Soldiers on the border, Putin threatens Ukraine. The Tsar’s Strategy: Bark and Don’t Bite

Soldiers on the border, Putin threatens Ukraine. The Tsar’s Strategy: Bark and Don’t Bite
Soldiers on the border, Putin threatens Ukraine. The Tsar’s Strategy: Bark and Don’t Bite

The temptation may be there, but the intention is not yet. Certainly the 115 thousand Russian soldiers amassed at the Ukrainian border alarm the concerned US administration, explains Secretary of State Anthony Blinken, of the “attempt to re-propose” an invasion. And the increasingly frequent flights of Russian bombers with nuclear capabilities to the Polish borders contribute to worry the Pentagon and NATO leaders. All while Putin says he is more ready than ever to use the military device to enforce Russia’s interests in Europe. “Our warnings – warned the Russian president speaking to his diplomats – have been perceived and are having effect”.

To understand the words, one must consider the Russian point of view. The military maneuvers of NATO in the Black Sea, the presence of US and British military advisers engaged in training the troops in Kiev and the substantial military supplies guaranteed by the US are equivalent, for Putin, to a progressive enlargement of NATO. An enlargement which, while failing to include Ukraine in the Alliance, may push it to try to recover the Donbass territories. And the inscrutable moves of Recep Tayyp Erdogan contribute to unsettling Putin. Faithful to the unscrupulous role of a NATO member and, at the same time, an accomplice and strategic adversary of the Kremlin, the Turkish president is providing the Kiev forces in the Donbass with the same drones that have cornered Moscow’s allies in Libya and Nagorno Karabakh.

And to annoy Putin are the turnarounds of Ukrainian President Volodymyr Zelenskiy. After the initial commitment to ratify the Minsk agreements for the pacification of Donbass by integrating the region into a “federalized” Ukraine, Zelenskiy has renounced all commitments. Vladimir Putin, however, remains far from hypothesizing a real military intervention. Aware of how the Afghan conflict contributed to the fall of the USSR, he is careful not to plan the invasion of a Ukraine twice the size of Italy where the population, across the Dnieper River, looks with little sympathy at Moscow. Also because the weapons and training guaranteed by the US would impose an economic cost on Moscow that is difficult to bear for a Kremlin that has been spending, according to some estimates, over six billion a year since 2014 to support the Donbass insurrection and guarantee its economic survival.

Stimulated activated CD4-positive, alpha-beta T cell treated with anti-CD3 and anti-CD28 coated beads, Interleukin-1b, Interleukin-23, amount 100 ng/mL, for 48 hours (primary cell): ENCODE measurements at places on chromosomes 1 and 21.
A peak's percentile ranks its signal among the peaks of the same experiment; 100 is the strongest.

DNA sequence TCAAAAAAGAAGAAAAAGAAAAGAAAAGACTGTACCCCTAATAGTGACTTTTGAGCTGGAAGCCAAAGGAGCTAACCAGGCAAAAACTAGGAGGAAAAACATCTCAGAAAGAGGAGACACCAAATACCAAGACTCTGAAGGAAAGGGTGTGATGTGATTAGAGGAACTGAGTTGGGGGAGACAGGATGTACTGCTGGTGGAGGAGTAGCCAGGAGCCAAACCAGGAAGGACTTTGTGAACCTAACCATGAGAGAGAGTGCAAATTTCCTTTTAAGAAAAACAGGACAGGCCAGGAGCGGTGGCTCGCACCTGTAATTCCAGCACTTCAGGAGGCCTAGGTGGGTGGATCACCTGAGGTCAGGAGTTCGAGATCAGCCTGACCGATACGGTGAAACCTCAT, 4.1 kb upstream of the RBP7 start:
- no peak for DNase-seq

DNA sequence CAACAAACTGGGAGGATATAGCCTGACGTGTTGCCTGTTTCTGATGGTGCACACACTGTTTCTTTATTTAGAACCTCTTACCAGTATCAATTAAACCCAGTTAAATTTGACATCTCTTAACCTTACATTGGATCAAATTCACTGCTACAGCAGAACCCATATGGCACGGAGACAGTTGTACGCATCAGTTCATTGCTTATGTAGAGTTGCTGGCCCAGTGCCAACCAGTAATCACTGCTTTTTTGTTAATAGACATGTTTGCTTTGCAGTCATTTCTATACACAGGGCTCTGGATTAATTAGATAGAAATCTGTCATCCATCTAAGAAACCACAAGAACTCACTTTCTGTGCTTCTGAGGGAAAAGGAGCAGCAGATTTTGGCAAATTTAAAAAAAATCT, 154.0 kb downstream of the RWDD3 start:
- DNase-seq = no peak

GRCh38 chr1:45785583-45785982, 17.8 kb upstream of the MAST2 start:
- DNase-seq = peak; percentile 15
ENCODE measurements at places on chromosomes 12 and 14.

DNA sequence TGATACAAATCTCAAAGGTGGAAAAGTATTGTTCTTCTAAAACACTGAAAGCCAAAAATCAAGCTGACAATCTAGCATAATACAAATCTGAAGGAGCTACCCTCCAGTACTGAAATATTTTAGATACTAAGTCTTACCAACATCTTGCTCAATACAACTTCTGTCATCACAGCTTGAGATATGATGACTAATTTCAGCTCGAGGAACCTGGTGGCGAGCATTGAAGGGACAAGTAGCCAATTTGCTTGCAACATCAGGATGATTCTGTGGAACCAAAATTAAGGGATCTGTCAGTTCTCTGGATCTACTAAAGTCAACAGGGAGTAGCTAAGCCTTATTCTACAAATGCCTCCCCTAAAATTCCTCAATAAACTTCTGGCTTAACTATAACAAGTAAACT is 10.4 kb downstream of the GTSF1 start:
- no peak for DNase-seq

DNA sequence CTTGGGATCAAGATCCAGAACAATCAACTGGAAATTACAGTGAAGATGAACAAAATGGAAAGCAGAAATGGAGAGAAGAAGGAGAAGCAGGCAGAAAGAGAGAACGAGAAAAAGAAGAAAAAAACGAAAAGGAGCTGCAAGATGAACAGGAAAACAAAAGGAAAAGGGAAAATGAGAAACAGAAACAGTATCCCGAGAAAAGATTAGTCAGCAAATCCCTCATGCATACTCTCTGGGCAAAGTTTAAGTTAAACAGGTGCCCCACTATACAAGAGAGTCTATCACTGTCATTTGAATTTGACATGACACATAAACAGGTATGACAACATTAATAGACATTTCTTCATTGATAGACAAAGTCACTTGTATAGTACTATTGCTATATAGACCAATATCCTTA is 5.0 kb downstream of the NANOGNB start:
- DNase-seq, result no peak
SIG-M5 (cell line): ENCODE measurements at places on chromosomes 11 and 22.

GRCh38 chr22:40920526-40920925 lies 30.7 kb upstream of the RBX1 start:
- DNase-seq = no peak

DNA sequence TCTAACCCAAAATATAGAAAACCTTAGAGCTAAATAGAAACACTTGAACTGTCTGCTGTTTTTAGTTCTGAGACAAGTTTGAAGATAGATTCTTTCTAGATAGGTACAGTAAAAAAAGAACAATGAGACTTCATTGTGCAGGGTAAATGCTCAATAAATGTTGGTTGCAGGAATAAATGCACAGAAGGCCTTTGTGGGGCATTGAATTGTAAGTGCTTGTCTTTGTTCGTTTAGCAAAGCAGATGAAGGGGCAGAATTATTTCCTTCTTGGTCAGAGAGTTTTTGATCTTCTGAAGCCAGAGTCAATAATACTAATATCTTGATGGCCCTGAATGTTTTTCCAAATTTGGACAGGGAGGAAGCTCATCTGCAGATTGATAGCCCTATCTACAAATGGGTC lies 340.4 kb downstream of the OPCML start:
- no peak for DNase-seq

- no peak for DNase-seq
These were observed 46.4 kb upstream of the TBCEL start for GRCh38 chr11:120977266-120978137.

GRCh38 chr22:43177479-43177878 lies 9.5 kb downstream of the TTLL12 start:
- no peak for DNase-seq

An economic cost to which the political cost generated by the inevitable loss of thousands of human lives would be added. Elements of a certain weight in a Russian landscape where Covid and the economic crisis risk shaking the still undisputed consent of the president. Those troops on the Ukrainian borders, however, play an indisputable political role in view of a second summit with Joe Biden, which is considered imminent by many sources. Because if Putin is unable to sustain a clash, even indirect, in Ukraine much less can a Joe Biden engaged on that Indo-Pacific front where the real great threat is called China can afford it.

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Soldiers border Putin threatens Ukraine Tsars Strategy Bark Dont Bite

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